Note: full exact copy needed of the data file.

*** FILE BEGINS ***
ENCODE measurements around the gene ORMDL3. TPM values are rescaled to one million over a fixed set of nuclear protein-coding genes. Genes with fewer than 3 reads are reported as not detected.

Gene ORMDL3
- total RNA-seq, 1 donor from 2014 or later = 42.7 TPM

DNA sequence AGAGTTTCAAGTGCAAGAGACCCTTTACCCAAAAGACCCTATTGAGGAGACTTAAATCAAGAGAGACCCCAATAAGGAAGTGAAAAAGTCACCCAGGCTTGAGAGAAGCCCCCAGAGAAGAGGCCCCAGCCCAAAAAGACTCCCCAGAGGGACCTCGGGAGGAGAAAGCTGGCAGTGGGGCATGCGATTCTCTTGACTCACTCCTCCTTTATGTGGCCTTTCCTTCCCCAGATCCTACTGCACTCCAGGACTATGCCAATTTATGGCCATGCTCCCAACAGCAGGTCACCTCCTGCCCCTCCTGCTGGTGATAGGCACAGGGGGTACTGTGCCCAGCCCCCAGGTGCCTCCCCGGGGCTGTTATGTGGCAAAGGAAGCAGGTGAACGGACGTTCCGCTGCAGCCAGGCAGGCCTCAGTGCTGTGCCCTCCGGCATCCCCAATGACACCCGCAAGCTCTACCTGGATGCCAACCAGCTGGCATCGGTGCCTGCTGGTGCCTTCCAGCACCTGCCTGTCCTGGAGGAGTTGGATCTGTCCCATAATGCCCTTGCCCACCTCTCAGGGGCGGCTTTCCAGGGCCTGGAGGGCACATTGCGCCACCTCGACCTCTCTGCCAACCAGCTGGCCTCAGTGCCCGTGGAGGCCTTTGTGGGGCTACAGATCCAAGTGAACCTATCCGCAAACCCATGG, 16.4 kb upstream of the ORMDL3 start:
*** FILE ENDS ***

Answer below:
ENCODE measurements around the gene ORMDL3. TPM values are rescaled to one million over a fixed set of nuclear protein-coding genes. Genes with fewer than 3 reads are reported as not detected.

Gene ORMDL3
- total RNA-seq, 1 donor from 2014 or later = 42.7 TPM

DNA sequence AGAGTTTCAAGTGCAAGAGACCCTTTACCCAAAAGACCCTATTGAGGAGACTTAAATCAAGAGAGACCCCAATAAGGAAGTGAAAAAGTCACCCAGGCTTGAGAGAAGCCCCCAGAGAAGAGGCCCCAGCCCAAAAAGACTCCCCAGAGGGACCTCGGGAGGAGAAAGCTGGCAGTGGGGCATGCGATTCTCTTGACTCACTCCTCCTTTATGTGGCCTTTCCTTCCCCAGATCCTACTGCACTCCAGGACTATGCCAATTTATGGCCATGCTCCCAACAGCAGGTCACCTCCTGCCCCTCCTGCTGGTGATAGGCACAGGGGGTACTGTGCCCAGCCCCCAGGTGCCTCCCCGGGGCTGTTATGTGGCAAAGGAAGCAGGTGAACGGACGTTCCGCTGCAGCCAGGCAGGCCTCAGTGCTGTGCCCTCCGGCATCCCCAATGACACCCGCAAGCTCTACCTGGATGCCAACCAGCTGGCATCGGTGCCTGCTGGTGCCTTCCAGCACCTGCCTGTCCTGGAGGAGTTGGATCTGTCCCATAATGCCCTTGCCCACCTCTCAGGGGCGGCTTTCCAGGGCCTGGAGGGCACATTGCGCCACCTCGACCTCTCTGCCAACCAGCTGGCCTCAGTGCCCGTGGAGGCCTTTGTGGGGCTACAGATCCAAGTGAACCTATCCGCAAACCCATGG, 16.4 kb upstream of the ORMDL3 start: